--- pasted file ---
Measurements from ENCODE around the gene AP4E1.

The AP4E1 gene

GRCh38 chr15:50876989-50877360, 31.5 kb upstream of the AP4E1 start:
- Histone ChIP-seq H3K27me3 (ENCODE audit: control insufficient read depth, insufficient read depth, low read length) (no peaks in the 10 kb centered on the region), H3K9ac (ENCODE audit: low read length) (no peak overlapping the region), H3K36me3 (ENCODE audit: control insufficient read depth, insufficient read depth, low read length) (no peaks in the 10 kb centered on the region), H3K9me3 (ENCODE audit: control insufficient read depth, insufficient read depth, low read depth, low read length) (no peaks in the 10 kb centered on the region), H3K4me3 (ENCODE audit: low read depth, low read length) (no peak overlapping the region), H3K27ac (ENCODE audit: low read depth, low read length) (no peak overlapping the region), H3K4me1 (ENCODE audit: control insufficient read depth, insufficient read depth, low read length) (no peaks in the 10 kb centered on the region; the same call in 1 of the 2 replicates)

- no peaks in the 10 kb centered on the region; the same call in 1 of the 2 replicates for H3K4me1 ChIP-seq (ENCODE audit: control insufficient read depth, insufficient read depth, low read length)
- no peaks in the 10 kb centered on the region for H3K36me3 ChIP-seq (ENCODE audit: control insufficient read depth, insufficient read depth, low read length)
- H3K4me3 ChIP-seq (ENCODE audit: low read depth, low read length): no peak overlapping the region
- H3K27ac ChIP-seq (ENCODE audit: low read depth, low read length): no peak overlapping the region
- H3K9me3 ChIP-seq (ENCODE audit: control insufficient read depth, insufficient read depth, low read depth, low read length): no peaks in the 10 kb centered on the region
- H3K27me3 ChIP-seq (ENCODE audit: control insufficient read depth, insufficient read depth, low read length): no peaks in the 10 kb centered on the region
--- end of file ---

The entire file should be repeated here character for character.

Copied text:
Measurements from ENCODE around the gene AP4E1.

The AP4E1 gene

GRCh38 chr15:50876989-50877360, 31.5 kb upstream of the AP4E1 start:
- Histone ChIP-seq H3K27me3 (ENCODE audit: control insufficient read depth, insufficient read depth, low read length) (no peaks in the 10 kb centered on the region), H3K9ac (ENCODE audit: low read length) (no peak overlapping the region), H3K36me3 (ENCODE audit: control insufficient read depth, insufficient read depth, low read length) (no peaks in the 10 kb centered on the region), H3K9me3 (ENCODE audit: control insufficient read depth, insufficient read depth, low read depth, low read length) (no peaks in the 10 kb centered on the region), H3K4me3 (ENCODE audit: low read depth, low read length) (no peak overlapping the region), H3K27ac (ENCODE audit: low read depth, low read length) (no peak overlapping the region), H3K4me1 (ENCODE audit: control insufficient read depth, insufficient read depth, low read length) (no peaks in the 10 kb centered on the region; the same call in 1 of the 2 replicates)

- no peaks in the 10 kb centered on the region; the same call in 1 of the 2 replicates for H3K4me1 ChIP-seq (ENCODE audit: control insufficient read depth, insufficient read depth, low read length)
- no peaks in the 10 kb centered on the region for H3K36me3 ChIP-seq (ENCODE audit: control insufficient read depth, insufficient read depth, low read length)
- H3K4me3 ChIP-seq (ENCODE audit: low read depth, low read length): no peak overlapping the region
- H3K27ac ChIP-seq (ENCODE audit: low read depth, low read length): no peak overlapping the region
- H3K9me3 ChIP-seq (ENCODE audit: control insufficient read depth, insufficient read depth, low read depth, low read length): no peaks in the 10 kb centered on the region
- H3K27me3 ChIP-seq (ENCODE audit: control insufficient read depth, insufficient read depth, low read length): no peaks in the 10 kb centered on the region